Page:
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Diabetes Mellitus

  • Diabetes is a historical medical term referring to a syndrome of polyuria. Originally, two distinct diabetic syndromes could be differentiated based on the taste of the produced urine with that of diabetes mellitus tasting sweet, melli being the latin root for sugar. Much later it was recognized that these two diabetic syndromes are the result of fundamentally different etiopathogenic processes; however, the terminology remains in use today.
  • Diabetes Mellitus is now recognized to be due to insufficient levels of insulin resulting in a syndrome most prominently characterized by hyperglycemia. Two fundamentally different etiopathogenic processes can result in the syndrome of diabetes mellitus and have been termed Type I and Type II Diabetes Mellitus (DM). Type I DM arises from an autoimmune destruction of insulin-producing cells whereas Type II DM is initially characterized by peripheral tissue resistance to insulin action.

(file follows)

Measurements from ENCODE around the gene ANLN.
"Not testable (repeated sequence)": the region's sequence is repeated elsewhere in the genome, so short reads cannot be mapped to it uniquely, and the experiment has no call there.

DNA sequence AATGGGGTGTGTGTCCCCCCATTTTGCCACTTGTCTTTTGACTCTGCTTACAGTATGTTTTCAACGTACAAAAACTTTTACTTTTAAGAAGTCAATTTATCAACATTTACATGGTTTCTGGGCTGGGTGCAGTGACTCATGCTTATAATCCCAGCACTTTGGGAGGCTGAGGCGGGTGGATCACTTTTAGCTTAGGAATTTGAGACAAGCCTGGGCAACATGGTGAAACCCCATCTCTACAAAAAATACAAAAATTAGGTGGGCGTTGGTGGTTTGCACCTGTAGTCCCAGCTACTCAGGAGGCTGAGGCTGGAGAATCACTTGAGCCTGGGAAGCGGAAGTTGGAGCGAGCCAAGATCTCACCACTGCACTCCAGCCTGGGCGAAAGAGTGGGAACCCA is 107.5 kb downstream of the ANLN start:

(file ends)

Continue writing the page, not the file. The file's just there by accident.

• Diabetes Mellitus is an extremely common disorder and is rising in nearly every country. Type II DM constitutes nearly 90% of cases whereas the remainder are those caused by Type I DM.
Clinical Consequences
  • The clinical consequences of DM can occur over two basic time scales: acute and chronic. Diabetes Mellitus Acute Complications only occur in the context of complete insulin absence, manifest in hours to days, and are the result of rapid and total failure of the body to properly metabolize glucose. In contrast, Diabetes Mellitus Chronic Complications whose pathogenesis is poorly understood, manifest over the course of a lifetime, and represent the most common causes of morbidity and mortality in those with Diabetes Mellitus.